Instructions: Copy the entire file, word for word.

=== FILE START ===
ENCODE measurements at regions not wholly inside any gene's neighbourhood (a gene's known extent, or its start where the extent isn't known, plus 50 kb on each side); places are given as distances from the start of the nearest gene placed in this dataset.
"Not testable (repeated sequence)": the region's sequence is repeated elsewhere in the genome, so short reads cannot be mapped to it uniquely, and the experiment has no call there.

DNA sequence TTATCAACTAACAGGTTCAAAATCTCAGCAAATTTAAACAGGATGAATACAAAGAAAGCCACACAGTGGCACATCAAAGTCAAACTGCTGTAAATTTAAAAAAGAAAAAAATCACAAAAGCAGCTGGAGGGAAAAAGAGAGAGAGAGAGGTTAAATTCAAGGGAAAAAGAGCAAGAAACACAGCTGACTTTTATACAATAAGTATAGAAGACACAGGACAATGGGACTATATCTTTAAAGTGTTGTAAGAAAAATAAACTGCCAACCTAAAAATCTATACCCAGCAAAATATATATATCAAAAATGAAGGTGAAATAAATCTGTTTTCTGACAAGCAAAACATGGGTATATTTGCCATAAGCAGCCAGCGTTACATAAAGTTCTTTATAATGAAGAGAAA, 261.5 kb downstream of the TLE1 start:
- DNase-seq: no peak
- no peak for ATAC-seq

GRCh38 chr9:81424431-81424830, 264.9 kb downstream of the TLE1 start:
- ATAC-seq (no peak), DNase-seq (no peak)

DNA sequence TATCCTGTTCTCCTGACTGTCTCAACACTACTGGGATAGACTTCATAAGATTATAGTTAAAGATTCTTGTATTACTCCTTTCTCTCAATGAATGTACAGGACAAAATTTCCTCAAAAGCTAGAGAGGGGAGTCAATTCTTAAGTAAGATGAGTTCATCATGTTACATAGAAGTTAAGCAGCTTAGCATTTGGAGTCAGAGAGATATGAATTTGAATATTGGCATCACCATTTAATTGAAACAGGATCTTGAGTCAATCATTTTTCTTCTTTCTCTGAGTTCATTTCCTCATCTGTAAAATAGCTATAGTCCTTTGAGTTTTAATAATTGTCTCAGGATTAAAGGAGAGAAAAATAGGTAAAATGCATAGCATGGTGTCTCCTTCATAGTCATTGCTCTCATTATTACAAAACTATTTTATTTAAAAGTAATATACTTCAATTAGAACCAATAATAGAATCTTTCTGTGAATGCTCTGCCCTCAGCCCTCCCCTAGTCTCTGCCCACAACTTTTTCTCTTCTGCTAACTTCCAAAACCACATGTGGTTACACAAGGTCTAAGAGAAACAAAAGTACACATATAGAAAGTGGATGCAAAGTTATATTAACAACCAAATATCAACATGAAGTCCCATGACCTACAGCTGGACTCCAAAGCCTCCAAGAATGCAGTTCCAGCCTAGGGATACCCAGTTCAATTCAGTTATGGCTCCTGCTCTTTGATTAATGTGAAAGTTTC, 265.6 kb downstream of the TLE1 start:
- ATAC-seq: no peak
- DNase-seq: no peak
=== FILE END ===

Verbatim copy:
ENCODE measurements at regions not wholly inside any gene's neighbourhood (a gene's known extent, or its start where the extent isn't known, plus 50 kb on each side); places are given as distances from the start of the nearest gene placed in this dataset.
"Not testable (repeated sequence)": the region's sequence is repeated elsewhere in the genome, so short reads cannot be mapped to it uniquely, and the experiment has no call there.

DNA sequence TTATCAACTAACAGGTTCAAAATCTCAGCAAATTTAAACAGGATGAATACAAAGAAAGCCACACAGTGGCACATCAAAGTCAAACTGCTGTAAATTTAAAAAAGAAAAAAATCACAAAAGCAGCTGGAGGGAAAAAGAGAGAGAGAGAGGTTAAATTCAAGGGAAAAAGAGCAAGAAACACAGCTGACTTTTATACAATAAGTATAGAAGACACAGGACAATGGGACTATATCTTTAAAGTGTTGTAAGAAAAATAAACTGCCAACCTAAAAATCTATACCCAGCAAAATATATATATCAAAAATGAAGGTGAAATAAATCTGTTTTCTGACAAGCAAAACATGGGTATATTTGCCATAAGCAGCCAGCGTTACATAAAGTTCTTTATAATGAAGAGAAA, 261.5 kb downstream of the TLE1 start:
- DNase-seq: no peak
- no peak for ATAC-seq

GRCh38 chr9:81424431-81424830, 264.9 kb downstream of the TLE1 start:
- ATAC-seq (no peak), DNase-seq (no peak)

DNA sequence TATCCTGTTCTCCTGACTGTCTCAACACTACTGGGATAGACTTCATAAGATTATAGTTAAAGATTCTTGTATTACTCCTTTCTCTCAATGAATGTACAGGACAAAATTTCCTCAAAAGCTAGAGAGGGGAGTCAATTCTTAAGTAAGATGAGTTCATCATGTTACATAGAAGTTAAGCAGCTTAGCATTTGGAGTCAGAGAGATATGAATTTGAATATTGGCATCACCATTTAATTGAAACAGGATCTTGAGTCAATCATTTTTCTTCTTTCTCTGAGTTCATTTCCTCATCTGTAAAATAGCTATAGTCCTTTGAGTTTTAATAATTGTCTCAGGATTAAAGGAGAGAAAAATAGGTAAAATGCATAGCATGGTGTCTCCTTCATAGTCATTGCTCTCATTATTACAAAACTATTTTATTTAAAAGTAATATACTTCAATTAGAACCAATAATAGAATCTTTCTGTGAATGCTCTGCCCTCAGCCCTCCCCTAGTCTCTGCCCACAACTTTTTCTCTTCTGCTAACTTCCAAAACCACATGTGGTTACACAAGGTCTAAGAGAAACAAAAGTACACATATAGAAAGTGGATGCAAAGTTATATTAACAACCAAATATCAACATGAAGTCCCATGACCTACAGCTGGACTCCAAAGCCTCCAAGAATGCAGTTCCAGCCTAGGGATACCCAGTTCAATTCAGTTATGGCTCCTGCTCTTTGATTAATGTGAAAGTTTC, 265.6 kb downstream of the TLE1 start:
- ATAC-seq: no peak
- DNase-seq: no peak